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European Council approves that “Gibraltar is a colony of the British Crown”

Friday, April 5th 2019 - 11:33 UTC
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After weeks of controversy over the Gibraltar reference, a plenary session of the European Parliament approved the draft by 502 votes to 81, with 29 abstentions. After weeks of controversy over the Gibraltar reference, a plenary session of the European Parliament approved the draft by 502 votes to 81, with 29 abstentions.

The European Council has been branded “irresponsible” over its inflexible position on draft legislation approved by the European Parliament on Thursday in which Gibraltar, at Spain’s insistence, was described as “a colony”.

The accusation was leveled by Sergei Stanishev, the European Parliament’s representative on the legislation, which aims to ensure Britons can travel throughout the EU without visas in the event of a hard Brexit as long as the UK reciprocates for EU citizens.

After weeks of controversy over the Gibraltar reference, a plenary session of the European Parliament approved the draft by 502 votes to 81, with 29 abstentions.

A last ditch attempt to pass a motion removing the footnote was defeated.

The footnote states that “Gibraltar is a colony of the British Crown” and that “there is a controversy between Spain and the United Kingdom concerning the sovereignty over Gibraltar, a territory for which a solution has to be reached.”

“In the end it was Parliament who demonstrated responsibility in order to avoid chaos, caused by the introduction of a visa regime, for British and European citizens.”

The European Council maintained its position on the controversial footnote under pressure from Spain, which had also lobbied intensively and, ultimately, successfully to remove the European Parliament’s first rapporteur on this file, UK MEP Claude Moraes.

Mr. Moraes has spoken openly in recent days of the pressure he was subjected to by Spanish MEPs and the Spanish media.

In a tweet after the vote yesterday he called out Spanish Prime Minister Pedro Sánchez for his triumphalism reaction to the outcome of the vote, insisting it was the product of “a dirty process with no legitimacy”.

Spain trumpeted the vote as a triumph for Spanish diplomacy, highlighting the fact that it was the first time that the EU had referred to Gibraltar as a colony in a regulation.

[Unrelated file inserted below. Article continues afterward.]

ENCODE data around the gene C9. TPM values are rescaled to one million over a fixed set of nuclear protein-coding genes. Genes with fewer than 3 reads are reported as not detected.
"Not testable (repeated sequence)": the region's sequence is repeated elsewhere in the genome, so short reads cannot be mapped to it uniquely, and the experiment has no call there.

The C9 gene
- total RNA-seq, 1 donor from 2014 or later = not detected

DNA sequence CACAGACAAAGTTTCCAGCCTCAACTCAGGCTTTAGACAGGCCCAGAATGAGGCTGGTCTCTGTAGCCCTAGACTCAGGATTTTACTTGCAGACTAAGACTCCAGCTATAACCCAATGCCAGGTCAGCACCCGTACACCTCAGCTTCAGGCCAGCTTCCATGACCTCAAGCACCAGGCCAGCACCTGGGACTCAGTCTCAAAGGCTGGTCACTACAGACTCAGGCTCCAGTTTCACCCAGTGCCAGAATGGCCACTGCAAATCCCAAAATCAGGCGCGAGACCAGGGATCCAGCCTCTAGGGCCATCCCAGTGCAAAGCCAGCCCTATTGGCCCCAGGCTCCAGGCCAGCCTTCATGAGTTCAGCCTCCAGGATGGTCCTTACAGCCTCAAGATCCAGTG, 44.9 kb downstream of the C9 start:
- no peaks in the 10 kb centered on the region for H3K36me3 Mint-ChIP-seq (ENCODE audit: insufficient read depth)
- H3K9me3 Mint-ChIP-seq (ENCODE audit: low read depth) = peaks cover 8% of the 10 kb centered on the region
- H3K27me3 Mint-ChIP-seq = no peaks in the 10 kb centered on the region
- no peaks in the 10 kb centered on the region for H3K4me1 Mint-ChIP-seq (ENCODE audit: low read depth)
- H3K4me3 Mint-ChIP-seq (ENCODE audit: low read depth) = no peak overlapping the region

But there was no doubt too that despite the overwhelming parliamentary support for the measure, Spain’s politicking had rankled MEPs.

“This is an important step for guaranteeing visa-free travel between EU and UK after Brexit, especially in case of no deal,” Mr Stanishev said.

“It is no secret that the negotiations were blocked over Council’s persistence on the Gibraltar footnote, a matter unrelated to the essence of the report.”

“This irresponsible approach seriously undermines the spirit of sincere cooperation between the EU institutions.”

“In the end it was Parliament who demonstrated responsibility in order to avoid chaos, caused by the introduction of a visa regime, for British and European citizens.”

The reference to colony is contained in a single footnote in the regulation and has no legal bearing on Gibraltar.

Marco Aguiriano, Spain’s state secretary for Europe at the Ministry for Foreign Affairs, said the inclusion of the footnote was of “political and symbolic” significance, but acknowledged that it would have no impact on Gibraltar’s political reality.

Categories: Politics, International.

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  • Terence Hill

    “There is a controversy between Spain and the United Kingdom concerning the sovereignty over Gibraltar, a territory for which a solution has to be reached.” On the contrary the European Council is is excess of their jurisdiction, as Spain has refused to put the matter before the ICJ, who does have jurisdiction to decide such an issue.
    The ICJ has already issued the following advicement on the issue. So it's a 'slam dunk' for Gibraltar and the UK
    TOPIC A: The Question of Sovereignty in Gibraltar
    ”The question has been put to the International Court of Justice to issue an Advisory Opinion involve the application of the Treaty of Utrecht on the decolonization of Gibraltar and the applicability of the principles of territorial integrity and the self determination on the decolonization.
    To answer this questions is important to have in mind the bilateralism of the treaties and the conclusion on another Advisory Opinion emited by the ICJ related to Western Sahara which is that the ascertainment of freely expressed will of people is the very sine qua non of all decolonization.”
    https://www.google.com/url?sa=t&rct=j&q=&esrc=s&source=web&cd=1&ved=2ahUKEwjUx7HO97jhAhUDF7kGHR5VBtoQFjAAegQIARAC&url=https%3A%2F%2Fwww.ufrgs.br%2Fufrgsmun%2F2008%2Fpreparation%2Fpp%2Ficj_RAMOS.doc&usg=AOvVaw2pTPt0T2QPKV2U_yWpvEyc

    Apr 05th, 2019 - 12:37 pm 0
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